Monday, November 8, 2010

Love Yourself in Two Weeks

I was surprised when my clever friend Jamboshoeshine told me he had learned to avoid advertising in London. It seemed an impossible feat, after all advertising was an incredibly potent presence. Everything from the posters which punctuated the walls of the tube, following the gradient of the escalators, to the glorious corporate lightshow of Piccadilly Circus. I noted the tourist posters, invitations to Kensington Palace and Hampton Court. I recognised the seemingly endless run of West End musicals I would never attend. I also noted the lack of a hypodermic needle effect. I didn't suddenly feel compelled to spend money without due consideration. All I noticed is that I noticed them.

There was one particular piece of advertising that did remain with me. It was a poster in a bus shelter, across the road from Paddington Station. We passed it each day. At night, the message basked in a neon hue, orbited by moths and other insects. It was an advertisement for Special K. It featured an athletic girl, posing to emphasise her hips in the trademark red, one piece bathing suit. Her long brown hair had vague waves and her smile was broad, her mood ecstatic. The tagline proclaimed: "Love your shape in just 2 weeks."

I felt uncomfortable with that familiar promise. It was familiar, as I had seen similar consumer incentives in the past. Just try it! Even for a short time! We'll guarantee you'll love it! The Special K ad was different somehow. It carried a sinister inference of self loathing, an implication that physical pride can only come from weeks of starvation. I could never quite articulate it at the time, but I remember expressing my discomfort about it to Andrew: "Should it really take two weeks?"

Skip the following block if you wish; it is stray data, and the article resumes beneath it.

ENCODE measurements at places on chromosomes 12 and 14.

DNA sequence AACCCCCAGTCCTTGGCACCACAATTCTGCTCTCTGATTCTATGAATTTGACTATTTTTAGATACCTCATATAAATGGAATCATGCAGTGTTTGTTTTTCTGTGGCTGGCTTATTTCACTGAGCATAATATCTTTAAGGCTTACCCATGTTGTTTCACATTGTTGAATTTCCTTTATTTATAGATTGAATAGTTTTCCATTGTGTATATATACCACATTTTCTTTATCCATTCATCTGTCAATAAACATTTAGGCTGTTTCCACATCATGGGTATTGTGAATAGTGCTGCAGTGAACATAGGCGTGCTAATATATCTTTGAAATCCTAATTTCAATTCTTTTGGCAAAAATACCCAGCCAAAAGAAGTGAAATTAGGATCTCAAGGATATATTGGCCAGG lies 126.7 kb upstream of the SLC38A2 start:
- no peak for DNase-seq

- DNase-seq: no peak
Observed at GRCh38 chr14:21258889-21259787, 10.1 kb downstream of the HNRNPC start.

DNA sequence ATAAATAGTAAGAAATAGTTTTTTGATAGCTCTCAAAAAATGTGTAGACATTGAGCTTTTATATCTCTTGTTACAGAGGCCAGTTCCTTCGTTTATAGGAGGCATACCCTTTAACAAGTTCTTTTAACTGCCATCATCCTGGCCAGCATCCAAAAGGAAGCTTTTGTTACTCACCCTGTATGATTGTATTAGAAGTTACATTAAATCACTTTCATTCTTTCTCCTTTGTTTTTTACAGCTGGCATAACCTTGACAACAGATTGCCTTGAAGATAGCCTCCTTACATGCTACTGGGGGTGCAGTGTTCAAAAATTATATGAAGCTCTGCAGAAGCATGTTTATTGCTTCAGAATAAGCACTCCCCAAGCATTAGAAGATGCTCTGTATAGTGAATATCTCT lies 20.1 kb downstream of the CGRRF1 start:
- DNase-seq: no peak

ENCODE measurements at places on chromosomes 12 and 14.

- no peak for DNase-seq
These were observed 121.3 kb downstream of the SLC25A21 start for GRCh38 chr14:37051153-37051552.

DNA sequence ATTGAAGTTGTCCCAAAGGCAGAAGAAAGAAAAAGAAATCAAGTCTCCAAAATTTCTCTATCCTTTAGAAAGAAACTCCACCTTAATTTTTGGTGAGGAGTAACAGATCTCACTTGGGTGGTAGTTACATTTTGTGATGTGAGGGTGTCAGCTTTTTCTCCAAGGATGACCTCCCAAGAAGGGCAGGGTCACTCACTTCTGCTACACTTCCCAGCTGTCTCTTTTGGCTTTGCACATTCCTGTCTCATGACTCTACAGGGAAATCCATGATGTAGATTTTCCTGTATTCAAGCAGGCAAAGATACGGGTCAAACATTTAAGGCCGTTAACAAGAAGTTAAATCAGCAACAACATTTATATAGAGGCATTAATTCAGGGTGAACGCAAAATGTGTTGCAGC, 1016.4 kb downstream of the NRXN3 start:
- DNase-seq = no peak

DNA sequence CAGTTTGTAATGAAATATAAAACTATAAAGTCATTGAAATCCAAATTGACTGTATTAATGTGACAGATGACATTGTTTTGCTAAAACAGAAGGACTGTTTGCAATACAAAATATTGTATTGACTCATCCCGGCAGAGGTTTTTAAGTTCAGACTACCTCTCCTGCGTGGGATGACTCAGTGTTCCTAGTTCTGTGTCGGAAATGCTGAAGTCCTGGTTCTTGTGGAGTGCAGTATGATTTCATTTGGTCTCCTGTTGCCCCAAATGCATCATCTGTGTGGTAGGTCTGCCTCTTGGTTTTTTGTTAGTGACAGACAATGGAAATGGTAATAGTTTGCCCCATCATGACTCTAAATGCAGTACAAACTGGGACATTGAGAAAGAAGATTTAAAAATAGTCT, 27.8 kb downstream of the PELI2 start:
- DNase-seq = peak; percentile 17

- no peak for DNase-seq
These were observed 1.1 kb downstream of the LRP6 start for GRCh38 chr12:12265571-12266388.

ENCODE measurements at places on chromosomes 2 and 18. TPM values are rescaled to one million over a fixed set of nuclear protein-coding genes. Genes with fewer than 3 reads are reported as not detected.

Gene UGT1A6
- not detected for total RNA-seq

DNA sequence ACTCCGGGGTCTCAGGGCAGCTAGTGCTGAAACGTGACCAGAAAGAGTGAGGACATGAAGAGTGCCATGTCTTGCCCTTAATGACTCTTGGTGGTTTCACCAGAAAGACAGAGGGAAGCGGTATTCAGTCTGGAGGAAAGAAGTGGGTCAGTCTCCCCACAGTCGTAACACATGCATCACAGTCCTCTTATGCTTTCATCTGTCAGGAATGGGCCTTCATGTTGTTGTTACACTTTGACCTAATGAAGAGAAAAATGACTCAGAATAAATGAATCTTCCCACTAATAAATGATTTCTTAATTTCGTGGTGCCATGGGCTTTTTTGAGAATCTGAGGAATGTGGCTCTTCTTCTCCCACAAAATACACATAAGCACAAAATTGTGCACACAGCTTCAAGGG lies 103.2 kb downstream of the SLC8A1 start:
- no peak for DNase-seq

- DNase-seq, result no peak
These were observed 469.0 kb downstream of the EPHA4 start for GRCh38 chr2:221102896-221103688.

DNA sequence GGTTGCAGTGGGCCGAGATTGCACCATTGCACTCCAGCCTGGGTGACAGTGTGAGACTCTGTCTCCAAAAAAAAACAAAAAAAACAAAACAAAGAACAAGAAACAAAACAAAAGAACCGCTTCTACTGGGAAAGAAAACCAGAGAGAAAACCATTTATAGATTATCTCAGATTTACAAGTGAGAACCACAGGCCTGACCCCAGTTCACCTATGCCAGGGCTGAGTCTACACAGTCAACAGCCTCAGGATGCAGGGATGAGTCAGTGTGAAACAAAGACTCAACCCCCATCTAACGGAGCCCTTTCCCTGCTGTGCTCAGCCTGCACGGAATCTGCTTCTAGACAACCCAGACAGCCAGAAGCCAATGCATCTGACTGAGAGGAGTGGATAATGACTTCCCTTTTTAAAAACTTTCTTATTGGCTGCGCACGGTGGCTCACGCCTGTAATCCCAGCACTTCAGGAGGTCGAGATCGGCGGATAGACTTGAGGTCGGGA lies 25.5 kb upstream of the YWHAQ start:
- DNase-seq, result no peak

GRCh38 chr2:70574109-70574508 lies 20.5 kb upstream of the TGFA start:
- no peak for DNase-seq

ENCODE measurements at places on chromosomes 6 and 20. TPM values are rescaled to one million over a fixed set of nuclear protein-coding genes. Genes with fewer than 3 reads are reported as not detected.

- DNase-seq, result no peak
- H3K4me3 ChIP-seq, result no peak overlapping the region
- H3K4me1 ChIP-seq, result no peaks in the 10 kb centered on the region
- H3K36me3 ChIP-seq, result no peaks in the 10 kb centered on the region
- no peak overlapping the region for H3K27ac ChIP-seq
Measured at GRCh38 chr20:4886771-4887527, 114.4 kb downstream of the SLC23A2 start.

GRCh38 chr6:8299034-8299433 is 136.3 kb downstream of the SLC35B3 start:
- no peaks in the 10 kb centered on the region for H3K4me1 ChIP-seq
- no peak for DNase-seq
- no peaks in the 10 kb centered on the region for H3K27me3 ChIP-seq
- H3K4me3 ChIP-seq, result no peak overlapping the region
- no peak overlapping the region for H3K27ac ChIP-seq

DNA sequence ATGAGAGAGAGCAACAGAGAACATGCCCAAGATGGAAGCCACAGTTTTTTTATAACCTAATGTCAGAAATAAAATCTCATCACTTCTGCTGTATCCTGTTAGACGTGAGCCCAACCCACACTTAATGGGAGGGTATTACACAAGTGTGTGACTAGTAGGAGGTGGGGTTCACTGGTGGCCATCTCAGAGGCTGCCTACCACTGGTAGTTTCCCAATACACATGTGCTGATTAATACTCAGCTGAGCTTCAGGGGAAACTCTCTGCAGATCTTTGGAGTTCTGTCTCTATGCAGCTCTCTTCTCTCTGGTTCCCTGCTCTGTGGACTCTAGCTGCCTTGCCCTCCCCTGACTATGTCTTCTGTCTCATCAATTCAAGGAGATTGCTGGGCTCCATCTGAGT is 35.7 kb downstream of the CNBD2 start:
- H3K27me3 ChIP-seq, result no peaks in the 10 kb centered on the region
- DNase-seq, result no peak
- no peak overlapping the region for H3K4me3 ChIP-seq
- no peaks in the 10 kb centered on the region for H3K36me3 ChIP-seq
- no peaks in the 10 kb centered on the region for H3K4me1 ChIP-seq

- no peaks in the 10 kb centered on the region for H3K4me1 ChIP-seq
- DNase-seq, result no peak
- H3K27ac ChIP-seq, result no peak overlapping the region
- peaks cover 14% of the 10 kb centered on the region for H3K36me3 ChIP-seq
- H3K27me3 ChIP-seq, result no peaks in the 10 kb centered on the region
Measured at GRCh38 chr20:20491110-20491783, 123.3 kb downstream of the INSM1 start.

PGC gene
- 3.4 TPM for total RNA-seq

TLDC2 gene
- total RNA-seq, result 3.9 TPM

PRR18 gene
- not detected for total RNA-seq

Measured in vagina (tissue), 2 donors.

It was only when I came upon the advertisement again at the Old Street tube that I realised what it was. This time, the Special K poster had been defaced. "In just two weeks" had been aggressively crossed out, over and over again. A speech bubble had been drawn and from the smiling girl's mouth, she said "you r beautiful as you are". I couldn't help but be moved by the defacement. Not only was it succinct, but it was a rare message to behold. We have grown accustomed to such notions of personal dissatisfaction, but it is never expressed so as to acknowledge the true nature of that core belief. It is an a universal mantra that millions of girls share: "I need to lose weight to be beautiful."

But how much weight do I need to lose exactly? When does that point of satisfaction come? After two weeks? Then will I stop hating my body?

"You r beautiful as you are" defies the traditional tenets of consumer desire. If our own idea of beauty is contingent upon buying a product, losing weight, getting that job, writing that article, making them love us, then we may never have our fill. The original piece of advertising seeks to reinforce the idea that self-love is possible. In two weeks time, no less. It would be remarkable to think that we are enough, that we are beautiful, in this moment, free of art and artifice. That is why I am determined to believe that defacement. After all, I don't want to wait two weeks to love myself. Two weeks is a long time and Special K just isn't that tasty.

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